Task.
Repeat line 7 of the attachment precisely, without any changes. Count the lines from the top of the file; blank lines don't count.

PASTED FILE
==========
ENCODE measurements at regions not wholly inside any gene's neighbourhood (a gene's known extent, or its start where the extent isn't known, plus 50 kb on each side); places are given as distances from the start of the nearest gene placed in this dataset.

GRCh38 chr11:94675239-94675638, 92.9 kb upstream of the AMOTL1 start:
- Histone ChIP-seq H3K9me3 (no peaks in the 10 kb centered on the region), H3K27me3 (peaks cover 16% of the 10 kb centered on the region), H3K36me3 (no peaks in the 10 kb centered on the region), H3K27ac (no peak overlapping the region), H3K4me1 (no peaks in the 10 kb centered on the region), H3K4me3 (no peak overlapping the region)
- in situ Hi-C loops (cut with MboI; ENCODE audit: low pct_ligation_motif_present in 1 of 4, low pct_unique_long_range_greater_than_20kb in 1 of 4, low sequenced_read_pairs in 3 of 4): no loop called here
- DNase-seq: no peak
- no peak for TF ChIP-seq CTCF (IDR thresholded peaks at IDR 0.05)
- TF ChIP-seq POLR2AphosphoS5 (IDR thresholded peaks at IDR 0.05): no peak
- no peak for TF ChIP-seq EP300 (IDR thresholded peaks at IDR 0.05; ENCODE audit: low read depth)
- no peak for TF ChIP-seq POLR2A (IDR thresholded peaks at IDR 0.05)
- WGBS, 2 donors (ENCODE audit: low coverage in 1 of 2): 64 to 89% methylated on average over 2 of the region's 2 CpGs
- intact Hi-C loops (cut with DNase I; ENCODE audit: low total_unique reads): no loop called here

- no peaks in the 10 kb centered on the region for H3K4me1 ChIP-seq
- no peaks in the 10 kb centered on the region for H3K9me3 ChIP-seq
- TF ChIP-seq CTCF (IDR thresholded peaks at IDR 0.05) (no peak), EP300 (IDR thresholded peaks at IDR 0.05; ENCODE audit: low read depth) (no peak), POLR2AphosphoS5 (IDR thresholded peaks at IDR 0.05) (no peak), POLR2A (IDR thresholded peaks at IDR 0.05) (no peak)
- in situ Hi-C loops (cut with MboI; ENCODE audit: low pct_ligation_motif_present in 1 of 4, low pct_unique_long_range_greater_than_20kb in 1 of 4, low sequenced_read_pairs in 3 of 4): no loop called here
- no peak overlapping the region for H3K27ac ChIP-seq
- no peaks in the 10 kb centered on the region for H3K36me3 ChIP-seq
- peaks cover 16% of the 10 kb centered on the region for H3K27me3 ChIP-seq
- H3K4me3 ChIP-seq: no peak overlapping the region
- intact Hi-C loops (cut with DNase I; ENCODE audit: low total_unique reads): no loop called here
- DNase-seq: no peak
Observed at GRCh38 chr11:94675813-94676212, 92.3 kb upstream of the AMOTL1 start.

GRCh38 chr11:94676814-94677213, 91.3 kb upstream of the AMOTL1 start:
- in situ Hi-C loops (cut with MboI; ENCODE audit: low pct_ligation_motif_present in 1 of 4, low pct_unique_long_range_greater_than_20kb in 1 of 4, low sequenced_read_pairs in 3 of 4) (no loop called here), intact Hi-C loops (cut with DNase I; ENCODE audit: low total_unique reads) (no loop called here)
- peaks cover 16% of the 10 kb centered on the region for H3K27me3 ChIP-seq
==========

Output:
- TF ChIP-seq POLR2AphosphoS5 (IDR thresholded peaks at IDR 0.05): no peak